Bottom line - this scheme is NOT a gift to contributors in any way, but the opposite.

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13 minutes ago, Sari ONeal said:

How is this any different than SS dropping our share of the sale to a fraction of what it was before?

The difference is that the images selected (<4 sold in last year) will for probably 95% not make above the $5 they’re offering in the next 12 months.
 

Not thrilled but I’ll take the $ to invest in some toys.

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Alex - What does it matter how many times an image sold at AS last year?

If they offer an image in their free collection, a buyer will pick the one that's cheapest.

Now they can go get an image for free from AS, as they should have paid $$ at one of the others.

For example - I sold a pic here for $80 something yesterday. That same pic is in the "selection" at AS. Should I include it in their scheme? HELL NO, because it will always bring me money here, even if it has never been an earner at AS. Now, if a buyer sees it available for free over there, why would they pay big bucks over here?

Every good image has potential for those bigger sales, and I'm NOT going to give that up for FIVE DOLLARS.

 

 

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51 minutes ago, Sari ONeal said:

How is this any different than SS dropping our share of the sale to a fraction of what it was before? Everyone got mad last year, now people are happy to get scalped. Why? Because you get to choose which images they rob from you for free use?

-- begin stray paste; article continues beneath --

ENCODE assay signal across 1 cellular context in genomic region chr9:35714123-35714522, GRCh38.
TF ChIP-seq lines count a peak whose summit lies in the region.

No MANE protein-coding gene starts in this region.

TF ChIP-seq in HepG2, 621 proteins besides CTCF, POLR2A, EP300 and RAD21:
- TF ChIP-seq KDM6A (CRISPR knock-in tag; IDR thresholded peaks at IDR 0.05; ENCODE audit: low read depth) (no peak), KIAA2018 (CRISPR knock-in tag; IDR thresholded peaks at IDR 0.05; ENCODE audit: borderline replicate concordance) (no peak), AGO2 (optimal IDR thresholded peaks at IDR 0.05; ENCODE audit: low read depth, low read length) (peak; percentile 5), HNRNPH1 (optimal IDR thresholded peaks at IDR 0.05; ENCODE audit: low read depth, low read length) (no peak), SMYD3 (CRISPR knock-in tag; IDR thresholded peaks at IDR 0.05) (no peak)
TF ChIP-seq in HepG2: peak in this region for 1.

Because some people get way more than just scraps from SS.

And I am certainly not going to compromise the sale potential of images that sell well and regularly for me on SS and earn me good money by giving  them to Adobe for 5$, so they can ruin them.

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1 hour ago, Sari ONeal said:

Alex - What does it matter how many times an image sold at AS last year?

If they offer an image in their free collection, a buyer will pick the one that's cheapest.

Now they can go get an image for free from AS, as they should have paid $$ at one of the others.

For example - I sold a pic here for $80 something yesterday. That same pic is in the "selection" at AS. Should I include it in their scheme? HELL NO, because it will always bring me money here, even if it has never been an earner at AS. Now, if a buyer sees it available for free over there, why would they pay big bucks over here?

Every good image has potential for those bigger sales, and I'm NOT going to give that up for FIVE DOLLARS.

 

 

I understand what you’re saying but you overestimate buyers’ motivations to shop around. 

In other words, even if it’s available for free so doubt that most would take the time to research, login, download etc...that is even assuming that they have an account on AS. Mixture of laziness / apathy and ignorance. This isn’t like shopping for lowest plane fares.

I encounter a similar situation on Alamy vs micros. I have the same image licensed at Alamy for $120 while here for 10cents. Wtf?!

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4 hours ago, Wilm Ihlenfeld said:

Ole, those images that Adobe has suggested, have made nearly 1500 downloads. Some of them hat 1 download. None of them has 0 downloads. Those, that have just sold, had 67, 13, and 4 downloads. The last one for €0,66 was the one with 67 downloads.

But it would be crazy to accept an image with continous downloads! You’re free to choose which ones and not all the suggested images ... (but I’m sure you know that ...😝).

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1 hour ago, Alexandre Rotenberg said:

The difference is that the images selected (<4 sold in last year) will for probably 95% not make above the $5 they’re offering in the next 12 months.
 

Not thrilled but I’ll take the $ to invest in some toys.

Exactly my point. With that amount, my wild guess would be that both you and me want a drone.